-- The New York Post revealed in October that the New York City Police Department has spent more than $260,000 since 1992 in overtime pay for nightshift officers waiting for a flow to start for their urine tests. Drug testing of randomly selected officers is done only during the day shift, and the average overtime claim is 3.5 hours.
-- In October, Miriam Flores, serving six years for robbery in Mexico City, was selected Miss Mexico Jailhouse in a pageant that featured 14 of the city's foxiest female inmates. A week later, Ms. Pham Ngoc Tam won first place in a nationwide beauty contest of female jail guards held near Hanoi, Vietnam. (A press report said Pham is "probably best described as 'handsome.'")
-- In October, Richard Evans, a member of the Australian Parliament, proposed that the country eliminate all cats within 25 years. Evans offered evidence that cats have killed off nine native species of wildlife and proposed that a fatal virus to be released on feral cats. He said also that domestic cats should be neutered until they die out and that in the interim, cat curfews and a registry should be put in place.
-- Construction worker Sidney de Queiroz was hospitalized in Sorocaba, Brazil, in October when a barroom fight left a 5-inch-long knife blade partway inside his brain after he was stabbed close to his right eye. The blade remained in his head for a week while doctors pondered how to get it out without causing more damage. Finally, in nine hours of surgery on Nov. 2, the knife was removed.
-- In Huntsville, Ala., in November, Justin Lee McKinney, 24, whose truck rammed a chain-link fence, was impaled on a 3-inch-wide, 20-foot-long steel pipe, which went completely through his chest. Surgeons successfully removed it, but, said Dr. Russ Jaicks, "If anyone (at the accident site) had pulled that pipe out, he would've died (of blood loss)."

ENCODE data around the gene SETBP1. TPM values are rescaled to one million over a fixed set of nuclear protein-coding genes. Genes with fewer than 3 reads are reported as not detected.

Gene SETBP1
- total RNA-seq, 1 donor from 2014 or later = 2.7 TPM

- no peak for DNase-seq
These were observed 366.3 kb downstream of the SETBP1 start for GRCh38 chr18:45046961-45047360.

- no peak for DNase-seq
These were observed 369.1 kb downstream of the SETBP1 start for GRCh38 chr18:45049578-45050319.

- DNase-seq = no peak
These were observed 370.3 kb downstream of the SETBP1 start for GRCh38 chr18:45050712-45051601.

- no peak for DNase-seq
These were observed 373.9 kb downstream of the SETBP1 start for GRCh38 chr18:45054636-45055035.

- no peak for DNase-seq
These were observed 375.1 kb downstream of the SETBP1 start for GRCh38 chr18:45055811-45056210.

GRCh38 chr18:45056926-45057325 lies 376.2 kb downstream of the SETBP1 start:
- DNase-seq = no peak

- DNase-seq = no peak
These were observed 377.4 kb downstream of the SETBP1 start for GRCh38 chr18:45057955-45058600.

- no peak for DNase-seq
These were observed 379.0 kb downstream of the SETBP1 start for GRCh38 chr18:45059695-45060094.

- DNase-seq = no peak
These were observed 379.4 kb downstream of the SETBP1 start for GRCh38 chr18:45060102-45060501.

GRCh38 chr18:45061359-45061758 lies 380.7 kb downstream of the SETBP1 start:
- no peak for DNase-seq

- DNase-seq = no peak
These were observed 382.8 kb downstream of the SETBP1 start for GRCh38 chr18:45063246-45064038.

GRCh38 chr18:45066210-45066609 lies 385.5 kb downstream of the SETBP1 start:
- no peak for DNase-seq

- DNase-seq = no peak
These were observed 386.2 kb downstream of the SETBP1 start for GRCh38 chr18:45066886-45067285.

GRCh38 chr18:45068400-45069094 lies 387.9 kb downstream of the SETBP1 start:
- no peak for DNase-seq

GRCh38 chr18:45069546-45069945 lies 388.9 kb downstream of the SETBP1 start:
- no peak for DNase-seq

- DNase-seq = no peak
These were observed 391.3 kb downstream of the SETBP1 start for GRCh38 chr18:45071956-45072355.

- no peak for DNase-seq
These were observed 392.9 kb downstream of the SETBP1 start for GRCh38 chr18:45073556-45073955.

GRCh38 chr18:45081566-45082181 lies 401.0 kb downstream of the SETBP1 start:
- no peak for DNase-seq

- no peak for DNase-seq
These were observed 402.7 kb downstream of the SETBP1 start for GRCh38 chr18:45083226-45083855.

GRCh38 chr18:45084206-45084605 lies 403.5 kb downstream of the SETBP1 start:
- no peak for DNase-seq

-- In November, a Calgary, Alberta, man collapsed and fell face-first in his office while brushing his teeth. The bristles end of the toothbrush penetrated about an inch into his eye socket below the eyeball, but ophthalmologist Rob Mitchell said the man would suffer no permanent injury.
-- In July, in Denver, a machine that packs explosive devices into car air-bag detonators blew up in the face of Nicolas Villarruel, 29, leaving one explosive lodged in his nose, sending him to the hospital. The device was removed by surgeons in lead-lined gowns and with Villarruel's head under water because the explosive is activated by air.
-- In July, Jesse James Taylor, 32, drove himself to the Pikeville, (Ky.) Methodist Hospital emergency room with a meat cleaver stuck in his head and part of a butcher knife in his back, as the result of a fight with his girlfriend's 16-year-old son over rent money. After surgery, he was released the following day.
-- Paul Stiller, 47, was hospitalized in Andover Township, N.J., in September, and his wife, Bonnie, was also injured, by a quarter-stick of dynamite that blew up in their car. While driving around at 2 a.m., the bored couple lit the dynamite and tried to toss it out the window to see what would happen, but they apparently failed to notice that the window was closed.